1. SOUNDBITE (English) Dr. Jean Imbs, professor of economics at New York University Abu Dhabi:
"The reason why I think that is less of a worry than elsewhere is, if and when the economy starts again, the price of oil is actually going to go up quite, I think, drastically and quite quickly. And then the economic activity of this region is actually going to benefit tremendously from that. That's the sense in which there's a resilience here that you do not have in the West, for example, Europe or the U.S."
2. SOUNDBITE (English) Dr. Jean Imbs, professor of economics at New York University Abu Dhabi:
"You can see how the crisis is going to be much, much, much harder to weather in a country that has a large population that has less oil revenue per capita, cue, Algeria. And actually, it's going to be a double whammy aspect because it's also going to be very hard for these countries that do have a very large population to simply put a cap on the spread of COVID-19."
3. SOUNDBITE (English) Dr. Jean Imbs, professor of economics at New York University Abu Dhabi:
"The monetary policy lever is there, but it's pretty risky in these countries to engage into large monetary expansions because it creates the danger of inflation and in particular the danger that these central banks lose the little bit of credibility they have."
4. SOUNDBITE (English) Dr. Jean Imbs, professor of economics at New York University Abu Dhabi:
"The problem with a large fiscal expansion in these economies is that, it's likely not to be credible in the sense that it's not clear how Algeria would be able to pay back an amount of debt akin, I don't know, about 20% of its GDP, which is what it would have perhaps to borrow to do the same thing as what the U.S. is doing."
As the coronavirus batters and stalls economies around the world, some countries in the Middle East will face a bumpy road to recovery, an analyst says.
Others feel a sense of confidence because of the economic benefits they expect to reap once economies reboot and oil prices climb.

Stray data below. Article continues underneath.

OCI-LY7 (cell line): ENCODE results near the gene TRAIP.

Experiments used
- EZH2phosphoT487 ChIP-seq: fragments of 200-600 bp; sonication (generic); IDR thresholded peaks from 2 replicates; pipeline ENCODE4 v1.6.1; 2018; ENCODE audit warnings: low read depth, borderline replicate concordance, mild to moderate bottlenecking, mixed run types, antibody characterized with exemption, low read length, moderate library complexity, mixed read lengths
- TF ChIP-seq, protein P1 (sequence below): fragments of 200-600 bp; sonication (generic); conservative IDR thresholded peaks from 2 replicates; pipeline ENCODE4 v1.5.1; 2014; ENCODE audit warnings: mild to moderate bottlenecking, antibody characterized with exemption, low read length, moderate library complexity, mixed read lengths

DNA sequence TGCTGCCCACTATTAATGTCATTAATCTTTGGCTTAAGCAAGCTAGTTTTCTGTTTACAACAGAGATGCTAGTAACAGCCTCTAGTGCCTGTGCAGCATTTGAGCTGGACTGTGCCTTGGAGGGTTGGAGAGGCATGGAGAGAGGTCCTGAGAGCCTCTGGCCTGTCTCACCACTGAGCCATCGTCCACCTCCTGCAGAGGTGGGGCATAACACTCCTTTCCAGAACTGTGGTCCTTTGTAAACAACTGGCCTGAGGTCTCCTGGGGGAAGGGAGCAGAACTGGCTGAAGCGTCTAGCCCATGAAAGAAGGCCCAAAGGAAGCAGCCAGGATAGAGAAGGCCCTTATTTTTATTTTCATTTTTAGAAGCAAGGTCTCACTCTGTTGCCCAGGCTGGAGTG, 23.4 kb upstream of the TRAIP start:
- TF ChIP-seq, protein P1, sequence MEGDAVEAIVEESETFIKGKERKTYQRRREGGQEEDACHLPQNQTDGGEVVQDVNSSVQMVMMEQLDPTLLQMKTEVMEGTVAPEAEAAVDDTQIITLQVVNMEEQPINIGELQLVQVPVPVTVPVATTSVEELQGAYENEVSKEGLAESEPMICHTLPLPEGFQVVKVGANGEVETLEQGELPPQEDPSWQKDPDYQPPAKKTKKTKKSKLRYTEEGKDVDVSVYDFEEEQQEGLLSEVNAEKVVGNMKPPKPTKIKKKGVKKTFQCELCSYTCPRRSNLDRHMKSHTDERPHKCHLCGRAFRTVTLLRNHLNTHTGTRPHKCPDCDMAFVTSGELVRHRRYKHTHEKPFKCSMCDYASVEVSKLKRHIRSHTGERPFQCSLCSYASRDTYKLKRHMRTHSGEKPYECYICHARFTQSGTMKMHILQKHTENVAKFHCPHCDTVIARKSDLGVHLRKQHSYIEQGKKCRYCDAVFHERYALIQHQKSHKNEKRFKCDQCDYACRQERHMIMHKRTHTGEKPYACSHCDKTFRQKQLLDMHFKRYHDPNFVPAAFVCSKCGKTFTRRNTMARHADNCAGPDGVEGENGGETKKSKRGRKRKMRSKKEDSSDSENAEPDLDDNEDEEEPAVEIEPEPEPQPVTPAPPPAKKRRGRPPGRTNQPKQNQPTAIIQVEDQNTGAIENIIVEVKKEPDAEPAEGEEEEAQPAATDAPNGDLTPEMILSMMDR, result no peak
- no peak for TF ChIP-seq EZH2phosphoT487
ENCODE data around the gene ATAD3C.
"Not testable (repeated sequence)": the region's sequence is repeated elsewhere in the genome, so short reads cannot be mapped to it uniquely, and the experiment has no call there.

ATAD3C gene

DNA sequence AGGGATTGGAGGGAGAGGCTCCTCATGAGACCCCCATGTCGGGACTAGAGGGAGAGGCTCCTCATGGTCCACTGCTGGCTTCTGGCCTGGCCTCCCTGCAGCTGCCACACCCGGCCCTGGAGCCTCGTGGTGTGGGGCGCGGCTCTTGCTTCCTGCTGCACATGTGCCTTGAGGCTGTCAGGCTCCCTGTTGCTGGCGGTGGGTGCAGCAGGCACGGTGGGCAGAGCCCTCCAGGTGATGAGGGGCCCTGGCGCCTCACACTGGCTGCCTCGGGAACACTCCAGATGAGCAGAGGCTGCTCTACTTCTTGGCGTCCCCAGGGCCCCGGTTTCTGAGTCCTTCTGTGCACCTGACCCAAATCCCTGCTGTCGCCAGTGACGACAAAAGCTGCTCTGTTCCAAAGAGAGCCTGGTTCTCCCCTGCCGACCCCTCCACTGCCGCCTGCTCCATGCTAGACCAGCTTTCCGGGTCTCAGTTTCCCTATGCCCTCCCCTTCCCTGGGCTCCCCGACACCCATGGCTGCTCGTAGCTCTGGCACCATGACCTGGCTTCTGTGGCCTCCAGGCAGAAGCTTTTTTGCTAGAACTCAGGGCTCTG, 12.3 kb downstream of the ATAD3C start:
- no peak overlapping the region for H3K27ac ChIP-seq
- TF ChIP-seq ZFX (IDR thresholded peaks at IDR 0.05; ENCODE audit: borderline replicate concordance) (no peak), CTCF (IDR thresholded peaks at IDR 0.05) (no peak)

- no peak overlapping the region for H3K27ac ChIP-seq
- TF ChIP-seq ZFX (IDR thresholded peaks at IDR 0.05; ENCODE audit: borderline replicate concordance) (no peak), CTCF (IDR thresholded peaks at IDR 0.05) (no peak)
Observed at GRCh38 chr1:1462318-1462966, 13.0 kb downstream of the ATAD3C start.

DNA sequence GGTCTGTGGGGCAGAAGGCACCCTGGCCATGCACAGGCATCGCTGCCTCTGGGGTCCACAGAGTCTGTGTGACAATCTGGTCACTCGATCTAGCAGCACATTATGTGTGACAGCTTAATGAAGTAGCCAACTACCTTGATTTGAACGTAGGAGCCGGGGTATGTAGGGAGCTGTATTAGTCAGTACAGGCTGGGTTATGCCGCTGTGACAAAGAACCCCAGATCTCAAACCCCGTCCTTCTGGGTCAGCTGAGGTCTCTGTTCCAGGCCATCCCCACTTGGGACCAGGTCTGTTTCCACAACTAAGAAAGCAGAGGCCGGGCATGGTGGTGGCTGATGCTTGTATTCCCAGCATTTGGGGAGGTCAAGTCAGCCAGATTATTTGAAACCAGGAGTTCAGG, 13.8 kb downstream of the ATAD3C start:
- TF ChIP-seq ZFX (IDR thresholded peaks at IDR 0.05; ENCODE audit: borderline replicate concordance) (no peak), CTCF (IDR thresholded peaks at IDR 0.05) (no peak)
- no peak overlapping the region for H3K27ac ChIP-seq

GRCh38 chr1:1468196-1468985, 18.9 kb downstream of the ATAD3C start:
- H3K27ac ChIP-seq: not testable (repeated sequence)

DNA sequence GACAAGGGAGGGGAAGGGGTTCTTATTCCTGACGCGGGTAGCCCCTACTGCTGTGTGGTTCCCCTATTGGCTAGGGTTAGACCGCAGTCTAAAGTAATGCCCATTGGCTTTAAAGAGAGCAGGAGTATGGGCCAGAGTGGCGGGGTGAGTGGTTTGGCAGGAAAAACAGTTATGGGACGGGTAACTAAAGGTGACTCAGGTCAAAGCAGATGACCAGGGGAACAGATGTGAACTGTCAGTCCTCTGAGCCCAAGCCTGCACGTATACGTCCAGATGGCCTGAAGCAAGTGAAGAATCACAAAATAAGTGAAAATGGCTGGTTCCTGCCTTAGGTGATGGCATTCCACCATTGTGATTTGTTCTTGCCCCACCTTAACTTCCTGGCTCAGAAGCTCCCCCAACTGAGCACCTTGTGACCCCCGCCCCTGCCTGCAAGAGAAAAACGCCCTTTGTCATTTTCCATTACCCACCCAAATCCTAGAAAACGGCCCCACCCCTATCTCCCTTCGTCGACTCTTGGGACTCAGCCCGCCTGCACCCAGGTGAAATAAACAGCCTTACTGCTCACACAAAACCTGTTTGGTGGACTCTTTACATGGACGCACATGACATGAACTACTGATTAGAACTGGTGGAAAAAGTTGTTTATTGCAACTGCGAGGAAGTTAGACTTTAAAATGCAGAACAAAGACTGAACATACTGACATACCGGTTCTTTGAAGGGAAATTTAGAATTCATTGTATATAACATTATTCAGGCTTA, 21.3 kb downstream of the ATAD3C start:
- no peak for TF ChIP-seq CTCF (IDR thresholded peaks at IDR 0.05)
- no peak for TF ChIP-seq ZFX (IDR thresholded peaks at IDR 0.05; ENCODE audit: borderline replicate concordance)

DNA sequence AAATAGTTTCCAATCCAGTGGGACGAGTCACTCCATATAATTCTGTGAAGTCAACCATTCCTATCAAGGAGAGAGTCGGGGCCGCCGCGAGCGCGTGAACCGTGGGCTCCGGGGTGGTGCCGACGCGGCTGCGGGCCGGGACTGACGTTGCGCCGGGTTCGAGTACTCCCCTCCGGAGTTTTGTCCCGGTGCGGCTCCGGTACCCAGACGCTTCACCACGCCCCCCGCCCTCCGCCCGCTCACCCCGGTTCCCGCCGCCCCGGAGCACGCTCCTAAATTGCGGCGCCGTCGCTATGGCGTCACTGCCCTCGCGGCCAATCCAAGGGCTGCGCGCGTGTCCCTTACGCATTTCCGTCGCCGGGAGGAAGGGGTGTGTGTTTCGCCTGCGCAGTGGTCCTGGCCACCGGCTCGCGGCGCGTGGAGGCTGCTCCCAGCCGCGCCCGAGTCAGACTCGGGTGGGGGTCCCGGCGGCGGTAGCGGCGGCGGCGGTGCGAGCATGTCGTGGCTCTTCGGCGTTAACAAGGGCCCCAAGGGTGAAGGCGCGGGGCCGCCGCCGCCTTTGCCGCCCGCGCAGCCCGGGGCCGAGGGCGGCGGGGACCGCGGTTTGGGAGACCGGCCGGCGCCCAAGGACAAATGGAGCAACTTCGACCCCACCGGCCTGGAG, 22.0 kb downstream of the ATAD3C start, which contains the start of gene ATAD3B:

While the world holds it breath to see just how far-reaching the coronavirus pandemic will slow economies, an analyst talks about the prospects for recovery in the Middle East region.
The impact on economies will not be the same across the region, with factors such as population size and oil resources coming into play.
Oil prices are expected to climb "drastically and quite quickly" when economic activity restarts, says economic analyst Jean Imbs.
"Then the economic activity of this region is actually going to benefit tremendously from that," he adds.
Countries that are expecting to bank on the potential surge on oil prices are facing the economic uncertainty with a sense of resilience, Imbs says.
But countries with a larger population will face a double challenge when it comes to to bouncing back from the economic slowdown.
"The crisis is going to be much, much, much harder to weather in a country that has a large population that has less oil revenue per capita," Imbs says.
"It's going to be a double whammy aspect," he says, because the virus will be harder to control in more densely populated countries.
The Middle East, already wracked by high numbers of unemployed youth, unrest, conflict and large numbers of refugees, will sink into a recession this year sparked by the double shock of the coronavirus outbreak and low oil prices, the International Monetary Fund said earlier this month.
The impact of COVID-19, the disease caused by the virus, threatens to leave in its wake significant economic turmoil across the region, the international lender says.
If governments mishandle the outbreak, the IMF warns this will sow the seeds for even more social unrest and instability.
Another issue facing the Middle East is the inability to create fiscal policies to help people, the way the U.S. and some European countries have.
The U.S. signed into law an unprecedented $2.2 trillion economic rescue package to help Americans struggling through this economic crisis.
Imbs says this is not feasible in many Middle Eastern countries without further hurting their economies.
Beaten down by the coronavirus, the International Monetary Fund says the world economy in 2020 will suffer its worst year since the Great Depression of the 1930s.
Globally, the IMF expects the world's economy to shrink 3% this year before rebounding in 2021 with 5.8% growth.
Prospects for a rebound, however, are far from certain.